Slipped disc symptoms are often treatable with conservative therapy, so slipped disc surgery is only recommended for the small minority of people who have tried conventional treatments but still experience severe and debilitating symptoms. The purpose of slipped disc surgery is to remove any bone or disc matter causing pressure on the spinal cord and nerve endings. These operations are often referred to as decompression surgery. A few decompression surgeries used to treat a slipped disc, also called a herniated disc, include discectomy, laminectomy, and laminotomy:
- Discectomy is the removal of the damaged intervertebral disc to relieve pressure from a neighboring nerve root or the spinal cord.
- Laminectomy is the removal of the lamina, a portion of the vertebra. The lamina is removed in an attempt to open up space in the spinal canal and release trapped nerves.
- Laminotomy is the removal of a portion – but not all – of the lamina.
Traditional back surgery is performed in a hospital environment using general anesthesia. The surgeon makes a large incision, around five to six inches in length, and moves the back muscles away from the spine to gain access to the slipped disc. Recovery can take months and can be quite painful, during which time prescription pain medication may be required.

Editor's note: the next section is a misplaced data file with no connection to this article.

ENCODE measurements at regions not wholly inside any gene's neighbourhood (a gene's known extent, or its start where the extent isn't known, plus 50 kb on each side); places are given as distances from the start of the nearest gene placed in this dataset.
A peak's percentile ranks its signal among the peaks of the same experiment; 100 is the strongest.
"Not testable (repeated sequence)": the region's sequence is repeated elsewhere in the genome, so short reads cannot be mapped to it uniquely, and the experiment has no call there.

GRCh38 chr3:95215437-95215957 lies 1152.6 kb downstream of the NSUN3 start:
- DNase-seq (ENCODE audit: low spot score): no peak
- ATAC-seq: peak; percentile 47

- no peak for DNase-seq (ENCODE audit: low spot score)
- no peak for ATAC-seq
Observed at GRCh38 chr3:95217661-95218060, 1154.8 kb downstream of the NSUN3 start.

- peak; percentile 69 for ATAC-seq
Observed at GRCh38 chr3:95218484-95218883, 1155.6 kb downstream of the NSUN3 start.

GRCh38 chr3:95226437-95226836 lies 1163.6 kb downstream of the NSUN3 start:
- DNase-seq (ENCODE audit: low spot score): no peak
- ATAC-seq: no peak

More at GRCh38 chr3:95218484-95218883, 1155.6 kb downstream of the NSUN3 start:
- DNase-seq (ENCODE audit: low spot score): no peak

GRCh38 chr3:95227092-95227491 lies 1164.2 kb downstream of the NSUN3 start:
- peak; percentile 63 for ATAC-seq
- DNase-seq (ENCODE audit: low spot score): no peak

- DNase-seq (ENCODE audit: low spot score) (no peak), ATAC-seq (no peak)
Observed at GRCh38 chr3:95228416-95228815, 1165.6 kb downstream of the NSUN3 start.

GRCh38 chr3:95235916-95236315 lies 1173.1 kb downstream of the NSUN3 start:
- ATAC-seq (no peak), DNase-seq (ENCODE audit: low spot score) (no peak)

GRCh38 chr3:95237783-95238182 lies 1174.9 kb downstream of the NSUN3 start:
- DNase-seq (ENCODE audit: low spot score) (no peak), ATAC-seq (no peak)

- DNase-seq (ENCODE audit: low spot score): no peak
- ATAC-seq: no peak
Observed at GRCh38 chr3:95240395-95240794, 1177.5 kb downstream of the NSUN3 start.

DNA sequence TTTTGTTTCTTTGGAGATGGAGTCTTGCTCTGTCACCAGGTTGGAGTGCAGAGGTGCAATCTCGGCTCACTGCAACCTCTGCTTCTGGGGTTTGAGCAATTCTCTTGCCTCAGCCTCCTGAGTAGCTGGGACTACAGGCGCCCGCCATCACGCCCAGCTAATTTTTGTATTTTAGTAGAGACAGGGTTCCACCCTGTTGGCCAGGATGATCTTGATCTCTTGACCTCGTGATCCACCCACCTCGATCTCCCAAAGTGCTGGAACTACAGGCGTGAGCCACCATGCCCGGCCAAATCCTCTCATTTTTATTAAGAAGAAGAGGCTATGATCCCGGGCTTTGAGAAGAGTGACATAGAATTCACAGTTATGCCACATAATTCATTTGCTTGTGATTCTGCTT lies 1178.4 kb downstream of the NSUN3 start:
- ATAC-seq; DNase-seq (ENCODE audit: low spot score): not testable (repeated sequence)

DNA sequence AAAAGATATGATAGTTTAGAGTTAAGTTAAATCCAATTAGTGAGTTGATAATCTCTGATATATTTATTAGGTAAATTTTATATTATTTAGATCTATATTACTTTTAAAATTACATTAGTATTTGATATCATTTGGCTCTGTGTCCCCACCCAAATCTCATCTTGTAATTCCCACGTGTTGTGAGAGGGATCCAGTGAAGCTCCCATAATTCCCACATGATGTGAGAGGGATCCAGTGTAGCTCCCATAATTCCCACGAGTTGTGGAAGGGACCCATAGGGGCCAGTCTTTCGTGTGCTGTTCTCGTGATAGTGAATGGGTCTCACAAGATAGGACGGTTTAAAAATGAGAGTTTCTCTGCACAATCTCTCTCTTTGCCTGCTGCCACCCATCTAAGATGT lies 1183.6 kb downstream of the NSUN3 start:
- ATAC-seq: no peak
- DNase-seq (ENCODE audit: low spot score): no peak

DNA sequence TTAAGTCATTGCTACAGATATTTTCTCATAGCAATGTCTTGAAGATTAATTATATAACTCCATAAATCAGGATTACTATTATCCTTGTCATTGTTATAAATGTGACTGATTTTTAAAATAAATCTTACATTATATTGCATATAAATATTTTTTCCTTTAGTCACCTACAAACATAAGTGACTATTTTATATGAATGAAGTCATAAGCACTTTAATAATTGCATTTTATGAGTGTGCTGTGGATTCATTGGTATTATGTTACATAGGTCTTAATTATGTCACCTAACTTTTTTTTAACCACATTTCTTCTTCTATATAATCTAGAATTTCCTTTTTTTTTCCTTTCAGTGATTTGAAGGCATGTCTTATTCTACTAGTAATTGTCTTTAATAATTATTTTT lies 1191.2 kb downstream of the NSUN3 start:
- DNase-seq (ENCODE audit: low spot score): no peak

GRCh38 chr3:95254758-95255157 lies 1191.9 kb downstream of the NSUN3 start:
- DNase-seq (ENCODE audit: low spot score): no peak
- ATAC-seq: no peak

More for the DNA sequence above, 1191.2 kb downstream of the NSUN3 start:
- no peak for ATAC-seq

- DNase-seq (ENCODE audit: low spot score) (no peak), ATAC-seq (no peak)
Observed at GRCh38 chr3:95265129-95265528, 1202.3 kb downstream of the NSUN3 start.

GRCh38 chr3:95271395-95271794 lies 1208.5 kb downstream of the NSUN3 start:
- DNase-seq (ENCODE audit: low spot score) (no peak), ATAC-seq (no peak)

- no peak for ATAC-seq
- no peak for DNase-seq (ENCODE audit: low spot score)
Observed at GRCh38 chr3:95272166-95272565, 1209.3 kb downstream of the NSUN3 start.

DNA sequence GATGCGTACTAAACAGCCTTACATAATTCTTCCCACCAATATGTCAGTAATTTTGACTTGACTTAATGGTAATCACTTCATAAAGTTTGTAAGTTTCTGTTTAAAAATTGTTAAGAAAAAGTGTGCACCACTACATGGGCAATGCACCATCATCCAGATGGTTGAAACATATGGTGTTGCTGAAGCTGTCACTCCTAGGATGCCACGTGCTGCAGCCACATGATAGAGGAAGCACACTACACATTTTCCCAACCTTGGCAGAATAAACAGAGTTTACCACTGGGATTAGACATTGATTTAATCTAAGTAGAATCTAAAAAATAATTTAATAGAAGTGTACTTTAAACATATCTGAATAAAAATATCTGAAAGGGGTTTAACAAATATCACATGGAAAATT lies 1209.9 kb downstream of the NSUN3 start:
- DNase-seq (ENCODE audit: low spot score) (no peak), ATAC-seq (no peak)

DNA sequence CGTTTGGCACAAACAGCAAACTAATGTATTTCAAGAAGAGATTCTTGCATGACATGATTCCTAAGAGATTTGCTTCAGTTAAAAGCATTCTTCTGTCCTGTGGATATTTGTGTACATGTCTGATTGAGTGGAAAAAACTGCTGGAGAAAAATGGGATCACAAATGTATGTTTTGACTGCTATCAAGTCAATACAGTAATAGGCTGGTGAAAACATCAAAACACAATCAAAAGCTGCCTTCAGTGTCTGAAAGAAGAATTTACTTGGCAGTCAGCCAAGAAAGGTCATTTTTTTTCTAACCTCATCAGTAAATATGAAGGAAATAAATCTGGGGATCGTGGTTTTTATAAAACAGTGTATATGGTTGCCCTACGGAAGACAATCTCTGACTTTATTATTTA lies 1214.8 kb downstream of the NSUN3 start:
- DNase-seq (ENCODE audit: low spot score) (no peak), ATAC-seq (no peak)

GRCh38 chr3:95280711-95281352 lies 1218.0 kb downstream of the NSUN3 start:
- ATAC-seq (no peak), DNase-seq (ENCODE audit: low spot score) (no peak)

Depending on the stability of your spine after slipped disc surgery, a spinal fusion may be necessary. A fusion involves using a bone graft and hardware such as wires and screws to permanently connect two or more vertebrae. This limits mobility in the spine and can place added stress on the surrounding vertebrae.
If you’ve considered slipped disc surgery, there is an alternative to traditional open back procedures. Laser Spine Institute (LSI) offers revolutionary, minimally invasive, laser-assisted procedures that are performed in an outpatient setting using only local anesthesia with deep IV sedation. Our procedures have been very successful in treating slipped or herniated discs, spinal stenosis, bone spurs, and many other spinal conditions. To learn more about our innovative procedures, contact LSI today. We can review your MRI or CT scan at no charge to you.